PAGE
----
It’s unfiltered and unpasteurised, brewed and sold on site and made with local ingredients. That’s a pretty good start. With an aroma like sweet dough, strawberries and vanilla, there’s also a little butter in the best of ways, like a delicate version of butterscotch. The body is silky, glide-over-your-tongue rather than jump-up-and-down on it, before a dry, peppery finish with that ever-so-important hop quench that makes you go back for more. It’s very good. It’s just the sort of beer I’ve been craving since drinking in the Czech Republic. But it’s not a Czech or German recreation using Moravian malt and Saaz hops, this is London Lager, a new appellation Alastair Hook is chasing (the kellerbier is the unfiltered and unpasteurised version of London Lager – a new brew Meantime are producing – and it has the brewing yeast left in which is classic for the style – the ultimate kellerbier, or cellar beer, I’ve had is Pilsner Urquell). London Lager is made from East Anglian malt and Kentish hops and it’s brewed beside the Thames. The kellerbier version is only available in the handsome, copper centre of the Old Brewery, right beside the vessels it’s made in (why would you want to drink it anywhere else?). This is how beer tastes at its natural best; unfiltered, unpasteurised, unbelievably good.
Strangely, though, and in the interest of fairness, one tap serving the beer was excellent but the other was lacking a bit of life and lay flat in the glass (it barely came with a head on it when poured, which was a shame – this sort of beer needs a massively oversized glass and a four-finger head). If it doesn't have a thick, frothing head then watch out!
The image was from Travels with Beer. If you like beer and photos then that’s the place for you.
Well the flatter version was probably truer to what a kellerbier ought to be like. Whatever it was, you certainly won't ever find a Franken one with four fingers of head.ReplyDelete
Maybe it was just good beer, a zwickel maybe, but a kellerbier? Nein.
You could have discussed it at the styles event - or maybe did.
LPA could be one of my favourite beers, I reckon! The first time I tried it (at the Market Porter, as it happens), it was a revelation.ReplyDelete
Sounds great, I need to make another trip over to Greenwich!ReplyDelete
Tandleman: What's the difference between Zwickel and Keller? I thought that (originally) Zwickel was a sample taken from the Keller barrel ... but that these days they were pretty much used to mean the same thing.
It's a bit more complicated than that. As you say originally it was a sample taken from the zwikel or small sampling tap. Nowadays it tends to mean a force carbonated version of keller bier, though even that is confusing and by no means universal.ReplyDelete
But in the good pubs in Franconia, you still get a keller bier that is not force carbonated, its carbonation being natural and served either direct from the barrel or by (sometimes) air pressure.
The third variant is "ungespundet" which is where in the keller the bung is taken out and the beer thus is a little "flatter". As for cloudiness and head, these are variable too, but believe me, most don't have any kind of lasting head and most though not filtered, are not that turbid either.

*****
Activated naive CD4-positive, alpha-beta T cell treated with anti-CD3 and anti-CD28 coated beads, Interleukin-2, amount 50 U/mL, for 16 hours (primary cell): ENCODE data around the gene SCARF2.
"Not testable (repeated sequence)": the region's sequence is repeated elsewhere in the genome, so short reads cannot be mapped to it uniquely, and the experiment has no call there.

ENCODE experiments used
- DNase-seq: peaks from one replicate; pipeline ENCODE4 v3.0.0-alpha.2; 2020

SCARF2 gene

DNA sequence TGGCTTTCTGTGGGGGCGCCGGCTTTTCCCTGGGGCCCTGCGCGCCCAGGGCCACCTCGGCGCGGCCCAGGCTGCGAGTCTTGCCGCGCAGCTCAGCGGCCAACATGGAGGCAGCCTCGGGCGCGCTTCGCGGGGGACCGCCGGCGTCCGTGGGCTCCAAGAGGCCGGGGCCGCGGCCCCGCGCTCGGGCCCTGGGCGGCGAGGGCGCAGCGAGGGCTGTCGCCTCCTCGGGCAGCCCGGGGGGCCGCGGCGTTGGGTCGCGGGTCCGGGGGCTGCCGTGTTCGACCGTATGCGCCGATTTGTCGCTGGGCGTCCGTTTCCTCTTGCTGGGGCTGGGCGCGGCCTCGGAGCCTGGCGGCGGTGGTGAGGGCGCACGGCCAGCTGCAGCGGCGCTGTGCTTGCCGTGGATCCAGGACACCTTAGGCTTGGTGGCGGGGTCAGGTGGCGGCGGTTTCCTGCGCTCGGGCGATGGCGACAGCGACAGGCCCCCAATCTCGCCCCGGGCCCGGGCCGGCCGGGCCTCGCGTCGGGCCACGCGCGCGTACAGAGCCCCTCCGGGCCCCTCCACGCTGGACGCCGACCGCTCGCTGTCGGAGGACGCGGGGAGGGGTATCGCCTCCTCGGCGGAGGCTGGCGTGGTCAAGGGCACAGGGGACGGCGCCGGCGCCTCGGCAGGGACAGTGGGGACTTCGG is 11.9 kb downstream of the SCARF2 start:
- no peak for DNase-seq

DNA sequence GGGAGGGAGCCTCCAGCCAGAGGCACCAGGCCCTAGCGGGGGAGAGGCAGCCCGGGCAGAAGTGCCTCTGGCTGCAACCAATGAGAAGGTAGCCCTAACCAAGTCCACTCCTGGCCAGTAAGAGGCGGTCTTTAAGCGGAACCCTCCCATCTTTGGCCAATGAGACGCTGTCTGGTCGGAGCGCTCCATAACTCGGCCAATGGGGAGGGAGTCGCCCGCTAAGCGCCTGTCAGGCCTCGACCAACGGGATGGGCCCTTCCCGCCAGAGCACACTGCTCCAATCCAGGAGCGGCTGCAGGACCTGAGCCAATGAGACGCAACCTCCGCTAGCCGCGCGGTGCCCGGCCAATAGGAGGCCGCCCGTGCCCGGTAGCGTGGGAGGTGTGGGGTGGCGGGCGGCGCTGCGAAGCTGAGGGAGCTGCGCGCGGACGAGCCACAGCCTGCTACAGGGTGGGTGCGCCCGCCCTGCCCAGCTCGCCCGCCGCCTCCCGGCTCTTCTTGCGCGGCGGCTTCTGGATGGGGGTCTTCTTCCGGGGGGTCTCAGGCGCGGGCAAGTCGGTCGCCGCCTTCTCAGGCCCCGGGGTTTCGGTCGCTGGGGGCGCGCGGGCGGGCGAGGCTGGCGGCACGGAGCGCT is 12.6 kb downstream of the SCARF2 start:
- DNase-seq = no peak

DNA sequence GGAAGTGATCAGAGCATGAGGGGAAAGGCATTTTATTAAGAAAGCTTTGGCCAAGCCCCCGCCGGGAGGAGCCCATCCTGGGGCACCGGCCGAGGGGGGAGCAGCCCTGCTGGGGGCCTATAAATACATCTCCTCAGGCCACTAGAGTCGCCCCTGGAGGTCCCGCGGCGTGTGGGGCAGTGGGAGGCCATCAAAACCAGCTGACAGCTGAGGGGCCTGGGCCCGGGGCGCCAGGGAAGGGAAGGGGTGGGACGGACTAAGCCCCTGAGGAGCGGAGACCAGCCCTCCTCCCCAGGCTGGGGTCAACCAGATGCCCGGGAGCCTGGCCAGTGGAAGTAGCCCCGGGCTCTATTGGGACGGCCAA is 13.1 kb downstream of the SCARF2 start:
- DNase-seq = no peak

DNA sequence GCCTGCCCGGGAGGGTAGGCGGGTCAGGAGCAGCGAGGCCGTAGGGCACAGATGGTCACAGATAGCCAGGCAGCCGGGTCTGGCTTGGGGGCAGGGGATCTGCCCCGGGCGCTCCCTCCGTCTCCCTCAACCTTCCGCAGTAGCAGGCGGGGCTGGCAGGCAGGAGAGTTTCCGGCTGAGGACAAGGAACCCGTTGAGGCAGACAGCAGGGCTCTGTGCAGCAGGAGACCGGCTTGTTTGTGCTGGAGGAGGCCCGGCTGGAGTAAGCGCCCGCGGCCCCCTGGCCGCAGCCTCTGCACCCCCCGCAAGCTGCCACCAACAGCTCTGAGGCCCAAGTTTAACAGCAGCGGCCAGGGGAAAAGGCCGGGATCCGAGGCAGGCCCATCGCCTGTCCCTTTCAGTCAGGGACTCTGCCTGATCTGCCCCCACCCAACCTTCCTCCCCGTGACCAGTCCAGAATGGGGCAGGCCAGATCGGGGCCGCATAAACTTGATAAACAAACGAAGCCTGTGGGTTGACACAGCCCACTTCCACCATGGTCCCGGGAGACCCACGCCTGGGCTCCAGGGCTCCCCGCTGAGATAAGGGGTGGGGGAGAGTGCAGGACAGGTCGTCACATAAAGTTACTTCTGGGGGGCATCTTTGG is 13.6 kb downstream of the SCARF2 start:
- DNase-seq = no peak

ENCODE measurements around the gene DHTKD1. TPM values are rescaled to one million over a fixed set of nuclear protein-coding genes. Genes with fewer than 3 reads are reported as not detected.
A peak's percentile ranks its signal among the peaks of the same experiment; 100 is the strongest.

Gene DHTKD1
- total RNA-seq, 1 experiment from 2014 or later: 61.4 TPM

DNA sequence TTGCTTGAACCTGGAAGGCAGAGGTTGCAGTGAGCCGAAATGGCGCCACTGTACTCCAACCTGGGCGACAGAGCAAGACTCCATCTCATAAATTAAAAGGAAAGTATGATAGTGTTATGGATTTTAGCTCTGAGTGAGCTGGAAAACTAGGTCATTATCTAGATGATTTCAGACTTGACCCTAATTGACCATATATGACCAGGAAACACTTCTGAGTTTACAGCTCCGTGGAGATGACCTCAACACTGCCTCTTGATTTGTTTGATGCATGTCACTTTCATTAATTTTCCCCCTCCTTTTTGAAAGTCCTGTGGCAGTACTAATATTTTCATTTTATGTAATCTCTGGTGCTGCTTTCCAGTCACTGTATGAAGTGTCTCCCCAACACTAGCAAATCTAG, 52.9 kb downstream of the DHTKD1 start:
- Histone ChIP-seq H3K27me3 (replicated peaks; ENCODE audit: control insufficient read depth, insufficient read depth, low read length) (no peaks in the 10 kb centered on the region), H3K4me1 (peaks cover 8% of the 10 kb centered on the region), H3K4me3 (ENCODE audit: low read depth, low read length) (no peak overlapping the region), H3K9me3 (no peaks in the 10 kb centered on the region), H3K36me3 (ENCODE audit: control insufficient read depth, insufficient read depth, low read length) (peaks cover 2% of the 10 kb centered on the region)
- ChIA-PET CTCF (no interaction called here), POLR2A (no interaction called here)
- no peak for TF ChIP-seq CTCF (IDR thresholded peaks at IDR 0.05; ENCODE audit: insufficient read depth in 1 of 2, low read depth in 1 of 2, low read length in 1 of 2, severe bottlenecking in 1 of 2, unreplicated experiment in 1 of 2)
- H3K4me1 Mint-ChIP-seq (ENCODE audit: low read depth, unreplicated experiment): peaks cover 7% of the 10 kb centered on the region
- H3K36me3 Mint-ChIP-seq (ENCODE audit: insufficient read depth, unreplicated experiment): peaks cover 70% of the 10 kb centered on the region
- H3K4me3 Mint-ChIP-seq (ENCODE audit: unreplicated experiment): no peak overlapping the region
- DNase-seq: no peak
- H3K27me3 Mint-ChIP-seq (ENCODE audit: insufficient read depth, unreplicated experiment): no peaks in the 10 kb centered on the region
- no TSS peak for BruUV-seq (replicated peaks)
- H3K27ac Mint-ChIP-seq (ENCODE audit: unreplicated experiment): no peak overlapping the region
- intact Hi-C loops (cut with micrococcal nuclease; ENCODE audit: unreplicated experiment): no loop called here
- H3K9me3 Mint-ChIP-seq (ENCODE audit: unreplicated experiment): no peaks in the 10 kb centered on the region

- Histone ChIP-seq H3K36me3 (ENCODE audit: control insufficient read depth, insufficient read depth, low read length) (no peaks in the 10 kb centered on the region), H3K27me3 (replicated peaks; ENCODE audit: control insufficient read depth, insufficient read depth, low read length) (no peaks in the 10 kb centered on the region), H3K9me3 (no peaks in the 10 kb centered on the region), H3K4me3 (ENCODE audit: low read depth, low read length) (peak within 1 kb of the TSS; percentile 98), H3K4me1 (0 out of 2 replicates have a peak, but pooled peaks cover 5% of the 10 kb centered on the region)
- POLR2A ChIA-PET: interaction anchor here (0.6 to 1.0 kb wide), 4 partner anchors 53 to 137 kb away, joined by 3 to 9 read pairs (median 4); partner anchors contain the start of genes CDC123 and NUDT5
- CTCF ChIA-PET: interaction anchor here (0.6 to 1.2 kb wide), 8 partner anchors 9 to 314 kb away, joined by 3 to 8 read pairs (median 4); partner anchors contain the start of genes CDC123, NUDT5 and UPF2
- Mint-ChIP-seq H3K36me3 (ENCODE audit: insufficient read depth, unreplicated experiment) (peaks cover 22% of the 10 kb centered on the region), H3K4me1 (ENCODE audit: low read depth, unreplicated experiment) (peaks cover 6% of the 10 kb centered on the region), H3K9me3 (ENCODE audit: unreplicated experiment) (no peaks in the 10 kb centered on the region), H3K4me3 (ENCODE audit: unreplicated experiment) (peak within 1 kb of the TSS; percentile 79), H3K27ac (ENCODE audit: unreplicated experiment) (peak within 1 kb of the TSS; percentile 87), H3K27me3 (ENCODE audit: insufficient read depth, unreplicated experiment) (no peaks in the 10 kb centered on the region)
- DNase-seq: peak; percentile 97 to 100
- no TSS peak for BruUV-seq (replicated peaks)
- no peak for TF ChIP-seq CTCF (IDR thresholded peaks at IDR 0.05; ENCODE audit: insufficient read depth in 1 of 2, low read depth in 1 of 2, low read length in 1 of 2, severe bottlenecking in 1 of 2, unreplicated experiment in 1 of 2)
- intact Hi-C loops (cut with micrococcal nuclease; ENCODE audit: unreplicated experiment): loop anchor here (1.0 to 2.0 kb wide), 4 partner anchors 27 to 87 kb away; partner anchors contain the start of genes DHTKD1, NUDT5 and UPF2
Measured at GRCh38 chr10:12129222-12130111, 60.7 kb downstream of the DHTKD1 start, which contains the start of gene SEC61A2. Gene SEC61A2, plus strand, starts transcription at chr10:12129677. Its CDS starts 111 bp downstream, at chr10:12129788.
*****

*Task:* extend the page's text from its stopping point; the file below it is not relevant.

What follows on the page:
I would say though that an unfiltered and cloudy version of a beer, is, more likely than not, just unfinished bier, not keller bier or any variant. That's what is served in many German brewpubs as "zwickel".
A good subject this to awaken my inner geek.
Very interesting, thanks for the response.ReplyDelete
You say anything unfiltered and cloudy will most likely be just unfinished beer, not keller bier ... couldn't it be unfinished keller bier? :P
Also, why then would anyone want to drink Zwickel? I can understand it as a tasting sample to check if the beer is ready or not, but why would you want to drink something that's unfinished?
Mark - It's a question I ask myself every time I walk into a German Brew Pub!!But basically, as I understand it, Germans associate it with being natural and therefore better for you. Brewers would no doubt say it isn't unfinished, but what else is beer that's sold deliberately turbid, which if left a little longer, would drop bright?ReplyDelete
Now this doesn't usually apply to keller bier which isn't, by and large, that cloudy anyway. Well not in my experience and I've drank (a few weeks ago) in some bloody small Franken breweries.
Worth a chat on Sat if you are there!
This beer is truly fantasic. Responsible for dispelling the myths and really making me sit up and take notice of lager for the first time. Everyone should try it.ReplyDelete
Liking the new look blog btw mate.
Yep, I'll be there on Saturday. You'll have to share your hot tips for places to visit in Germany ... I went last year to Munich and Nurnberg but only found the obvious places to drink in. Thinking about a possible visit to Bamberg in the New Year, the US and Rome are high on the list though too.ReplyDelete
Sounds like a nice beer, hopefully the London Lager will be bottled and will join the IPA and Coffee Porter from Meantime sat in my cellar.ReplyDelete
Al - I've got a bottle in the fridge at home! It's a new bottle with new branding. I'm looking forward to trying it. They also had a version made with strawberries which was pretty tasty. The IPA is fantastic.ReplyDelete
I have heard many a good thing about the IPA, looking forward to doing a tasting with Fullers Bengal Lancer.ReplyDelete
I was in Greenwich last week. It was a toss-up whether to visit the Old Brewery or the Greenwich Union. I chose the latter, which was a pleasant enough pub. Sounds as though I missed out though by not choosing the former. Oh well, there's always next time!ReplyDelete